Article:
“The Canal Bridge: A Novel of Ireland, Love and the First World War” Tom Phelan

Rated 5 stars ***** To be published April 1, 2014. (First published in Ireland in 2005). ebook. ARC. Arcade Publishing. (Includes Acknowledgments, Glossary and a Selected Bibliography).

TheCanalBridgeKitty, her brother Con, and his best friend Matthias were inseparable. They lived by a canal in a small town in Ireland, and grew up singing how “their side” was the best side. Amusing themselves on the canal, in the canal and on the towpath beside it, their lives revolved around each other and the canal.

When Matthias was 18 he and Con decided to join the British Army as they loved reading about foreign places, and joining would give them the opportunity to see the world. Despite being branded as traitors by some of their countrymen because of fighting for the British, they chose to leave all they knew behind and enlist. Sadly, they only got as far as the Mediterranean Sea before war against Germany broke out, and England rushed to the aid of France.

On the war front, Matthias, Con and the rest of the boys from Ireland experienced horrors no one would ever be able to erase from their memories. As they struggled to breathe in trenches filled with stagnant water and decaying bodies, or managed to survive violent battles, their minds constantly wandered back to Ireland wishing for the peacefulness of their youth.

Meanwhile Ireland was going through its own battles, as the Easter Uprising of 1916 caused even more hatred against their English oppressors. Ireland was now even more divided with Irish supporters against anything Protestant, including the home where Kitty worked and filled her mind with hopeful thoughts that Matthias and Con would come safely home. None of these three friends knew that this war would not only tear Ireland apart, but would also tear everything they ever knew about themselves into oblivion.

The horrific events of World War I are shown through the eyes of those who suffered and died as soldiers and nurses. It is unthinkable that despite all these deaths (over 57,000 killed in just one day) that the world would embark on yet another war just a few short years later. Students of history and of Ireland will learn much through reading this book.

Recommended for Adult readers.



“In the Shadow of Blackbirds” Cat Winters

Rated 4 stars **** ARC. Published April 2, 2013. Amulet Books. 407 pp. Includes Period Photographs and Author’s Note.

IntheShadowofBlackbirdsIt was the fall of 1918, and the Spanish Influenza raged across the country. Sixteen-year-old Mary Shelley Black’s German father had been arrested for being unAmerican, as it was the middle of World War I and anyone who dared speak against the war in any way was subject to arrest. Anyone who spoke German or looked German was also considered dangerous.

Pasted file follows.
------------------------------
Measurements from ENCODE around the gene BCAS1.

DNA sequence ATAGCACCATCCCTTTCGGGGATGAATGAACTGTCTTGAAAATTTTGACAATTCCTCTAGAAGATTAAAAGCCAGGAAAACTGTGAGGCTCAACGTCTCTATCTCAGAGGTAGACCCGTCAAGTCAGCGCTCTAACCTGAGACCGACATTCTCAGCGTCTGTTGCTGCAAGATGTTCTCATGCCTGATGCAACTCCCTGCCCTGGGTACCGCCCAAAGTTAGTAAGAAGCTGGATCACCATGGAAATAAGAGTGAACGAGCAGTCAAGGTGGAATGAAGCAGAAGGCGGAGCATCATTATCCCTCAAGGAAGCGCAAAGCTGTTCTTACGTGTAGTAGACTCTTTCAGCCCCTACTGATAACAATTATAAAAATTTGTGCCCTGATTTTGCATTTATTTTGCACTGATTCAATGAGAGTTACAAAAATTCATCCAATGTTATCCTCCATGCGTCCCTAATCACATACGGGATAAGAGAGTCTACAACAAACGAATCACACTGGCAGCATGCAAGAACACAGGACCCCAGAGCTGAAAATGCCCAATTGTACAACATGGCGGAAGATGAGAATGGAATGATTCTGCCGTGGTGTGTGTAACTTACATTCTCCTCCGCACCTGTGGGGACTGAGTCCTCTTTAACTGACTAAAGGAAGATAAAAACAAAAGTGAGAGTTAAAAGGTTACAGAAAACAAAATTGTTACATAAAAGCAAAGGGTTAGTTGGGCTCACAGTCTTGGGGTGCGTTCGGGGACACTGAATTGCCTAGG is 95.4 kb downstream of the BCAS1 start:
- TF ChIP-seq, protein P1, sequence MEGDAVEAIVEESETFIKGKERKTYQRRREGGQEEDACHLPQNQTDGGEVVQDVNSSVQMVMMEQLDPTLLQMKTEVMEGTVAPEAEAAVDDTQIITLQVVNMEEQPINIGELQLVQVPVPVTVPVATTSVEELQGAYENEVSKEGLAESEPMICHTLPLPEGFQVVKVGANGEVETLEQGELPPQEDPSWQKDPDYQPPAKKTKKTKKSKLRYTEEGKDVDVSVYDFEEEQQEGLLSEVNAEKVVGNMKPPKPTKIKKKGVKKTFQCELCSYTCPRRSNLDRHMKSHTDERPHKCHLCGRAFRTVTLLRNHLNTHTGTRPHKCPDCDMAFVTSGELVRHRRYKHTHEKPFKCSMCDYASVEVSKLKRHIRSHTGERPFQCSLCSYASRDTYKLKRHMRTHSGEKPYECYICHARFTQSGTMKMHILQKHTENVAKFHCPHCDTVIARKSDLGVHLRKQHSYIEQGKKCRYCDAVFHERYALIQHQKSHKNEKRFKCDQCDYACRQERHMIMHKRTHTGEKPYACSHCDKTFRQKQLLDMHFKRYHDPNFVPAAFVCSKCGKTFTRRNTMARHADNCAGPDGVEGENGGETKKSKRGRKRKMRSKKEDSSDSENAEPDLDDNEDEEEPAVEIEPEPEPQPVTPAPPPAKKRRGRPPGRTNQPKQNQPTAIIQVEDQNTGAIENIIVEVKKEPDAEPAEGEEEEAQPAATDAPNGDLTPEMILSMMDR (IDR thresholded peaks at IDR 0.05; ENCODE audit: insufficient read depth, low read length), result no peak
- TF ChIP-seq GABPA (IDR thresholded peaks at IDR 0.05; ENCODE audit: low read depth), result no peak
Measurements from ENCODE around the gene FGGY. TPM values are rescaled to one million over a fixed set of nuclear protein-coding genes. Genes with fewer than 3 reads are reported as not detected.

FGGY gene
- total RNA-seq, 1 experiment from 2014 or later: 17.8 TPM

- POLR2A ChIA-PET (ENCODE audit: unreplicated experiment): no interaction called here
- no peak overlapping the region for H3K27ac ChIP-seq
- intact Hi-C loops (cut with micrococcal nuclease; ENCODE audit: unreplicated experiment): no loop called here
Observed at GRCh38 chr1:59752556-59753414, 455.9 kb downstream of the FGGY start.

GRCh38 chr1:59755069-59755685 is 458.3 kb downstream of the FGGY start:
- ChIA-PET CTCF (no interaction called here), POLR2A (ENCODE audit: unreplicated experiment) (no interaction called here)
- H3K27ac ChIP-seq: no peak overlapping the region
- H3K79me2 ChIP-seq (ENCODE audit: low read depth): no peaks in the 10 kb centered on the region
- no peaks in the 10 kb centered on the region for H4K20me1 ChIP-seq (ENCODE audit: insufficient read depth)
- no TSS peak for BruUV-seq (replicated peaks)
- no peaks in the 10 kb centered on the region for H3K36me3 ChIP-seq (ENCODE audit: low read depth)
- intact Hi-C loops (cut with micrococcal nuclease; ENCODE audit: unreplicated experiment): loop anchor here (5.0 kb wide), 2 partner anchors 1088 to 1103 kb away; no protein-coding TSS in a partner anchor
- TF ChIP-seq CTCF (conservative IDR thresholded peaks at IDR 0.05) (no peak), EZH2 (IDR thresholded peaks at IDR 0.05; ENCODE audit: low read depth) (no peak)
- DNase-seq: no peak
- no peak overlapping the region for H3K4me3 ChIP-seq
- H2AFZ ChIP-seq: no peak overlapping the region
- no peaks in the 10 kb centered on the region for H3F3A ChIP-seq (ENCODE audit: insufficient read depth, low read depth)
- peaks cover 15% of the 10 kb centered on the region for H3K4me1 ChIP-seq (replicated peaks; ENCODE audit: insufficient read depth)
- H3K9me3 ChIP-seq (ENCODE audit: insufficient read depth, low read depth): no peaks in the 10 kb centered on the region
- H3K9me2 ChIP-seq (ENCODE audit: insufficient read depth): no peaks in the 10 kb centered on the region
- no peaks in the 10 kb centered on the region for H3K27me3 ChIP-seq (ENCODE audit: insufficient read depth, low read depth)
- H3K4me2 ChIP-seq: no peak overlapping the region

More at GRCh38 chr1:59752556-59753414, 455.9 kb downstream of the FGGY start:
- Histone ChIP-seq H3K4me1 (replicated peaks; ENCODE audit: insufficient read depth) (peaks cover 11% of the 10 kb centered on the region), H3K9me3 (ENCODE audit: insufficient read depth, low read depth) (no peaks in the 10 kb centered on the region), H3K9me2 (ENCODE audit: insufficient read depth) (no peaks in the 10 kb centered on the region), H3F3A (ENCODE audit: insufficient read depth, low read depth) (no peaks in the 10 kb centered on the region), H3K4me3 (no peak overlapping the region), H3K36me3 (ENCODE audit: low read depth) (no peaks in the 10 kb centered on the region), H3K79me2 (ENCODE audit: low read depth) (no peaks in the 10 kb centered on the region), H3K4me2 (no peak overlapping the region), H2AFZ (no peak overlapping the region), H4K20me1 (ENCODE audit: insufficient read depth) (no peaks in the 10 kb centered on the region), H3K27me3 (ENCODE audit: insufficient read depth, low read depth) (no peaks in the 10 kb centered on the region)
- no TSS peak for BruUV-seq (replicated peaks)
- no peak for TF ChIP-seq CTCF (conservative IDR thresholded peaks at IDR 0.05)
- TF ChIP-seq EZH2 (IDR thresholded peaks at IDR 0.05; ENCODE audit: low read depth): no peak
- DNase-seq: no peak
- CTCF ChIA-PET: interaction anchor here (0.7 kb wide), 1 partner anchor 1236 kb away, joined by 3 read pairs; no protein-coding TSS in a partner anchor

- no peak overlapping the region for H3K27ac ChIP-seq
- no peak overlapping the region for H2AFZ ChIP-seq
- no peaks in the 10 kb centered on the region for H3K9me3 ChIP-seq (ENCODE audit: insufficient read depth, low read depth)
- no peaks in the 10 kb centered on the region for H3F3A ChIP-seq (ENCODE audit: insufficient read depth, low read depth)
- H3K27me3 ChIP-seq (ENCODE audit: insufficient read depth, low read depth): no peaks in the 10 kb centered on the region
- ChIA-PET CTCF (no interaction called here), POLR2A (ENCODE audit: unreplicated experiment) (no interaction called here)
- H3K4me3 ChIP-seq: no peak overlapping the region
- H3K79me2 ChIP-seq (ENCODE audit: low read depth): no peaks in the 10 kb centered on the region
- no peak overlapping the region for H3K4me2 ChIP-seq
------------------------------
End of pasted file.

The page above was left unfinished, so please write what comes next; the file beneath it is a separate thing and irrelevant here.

Since her mother died at childbirth, Mary had no place to go so wound up living with her aunt in San Diego. There, she was able to see Stephen, her childhood sweetheart, one more time before he went off to war. During a series of unforeseen and unknown circumstances, Stephen wound up dead. It was claimed he’d died a hero’s death, but something in Mary Shelley’s gut told her this was not true.

During this time period, with so many people dying of the Flu and from the war, people were desperate for one last moment with their loved ones. Spiritualism seemed to provide the answers they sought, with many making a tidy profit fooling bereaved relatives through seances and trick photography – including Stephen’s brother Julius. Because of a lightning strike and near death experience, Mary Shelley had developed the ability to sense Stephen’s restless spirit. She wanted to help him find peace, but soon found herself dragged into a mystery deeper and much uglier than she’d imagined.

Readers aged 12 and older will learn much about this confusing time in American history, while also becoming detectives along with Mary Shelley to find out the mysterious circumstances of Stephen’s untimely death. The author’s period photographs at the beginning of selected chapters will help them put faces to the events going on in Mary Shelley’s life.

“Soldier Dog” Sam Angus

ARC (Advance Reading Copy). First published in Great Britain in 2012 by Macmillan. USA edition published April 2013 by Feiwel and Friends. (247 pp.) Includes Historical Note, Photo Gallery, Author’s Note and a Select Bibliography.

SoldierDogIs there an unspoken rule somewhere that says books about dogs will make you cry? If so, “Soldier Dog” lives up to form, requiring readers to have a box of tissues available while reading it.

Prior to reading this book, I had no idea dogs were used as messengers during World War I. I knew they had used pigeons, but not dogs. The author based the book on a messenger dog called Airedale Jack. Jack worked for the British army in 1918. Despite getting shot several times and painfully crawling on three legs and with a broken jaw, he managed to get his message to his handler, and saved his battalion.

In “Solder Dog,” readers are introduced to 13 year-old Stanley. Stanley’s mother passed away, and he lived with his fierce and uncommunicative father. He loved dogs and missed his older brother Tom who was in the Army. After his father took his favorite puppy, Soldier, and drowned him, Stanley decided to run away and join the Army to find Tom. Despite being underage, he became a Dog Keeper in the British Dog Messenger Service. There he learned firsthand of the horrors of war while training, and falling in love with, the dogs he trained.

Through Stanley’s experiences, readers aged 9-13 learn of the experiences of Messenger Dogs and those who trained them, as well as what happened during several key World War I battles. “Soldier Dog” is a wonderful read, and will grab the attention of even the most reluctant of readers. Don’t forget your tissues.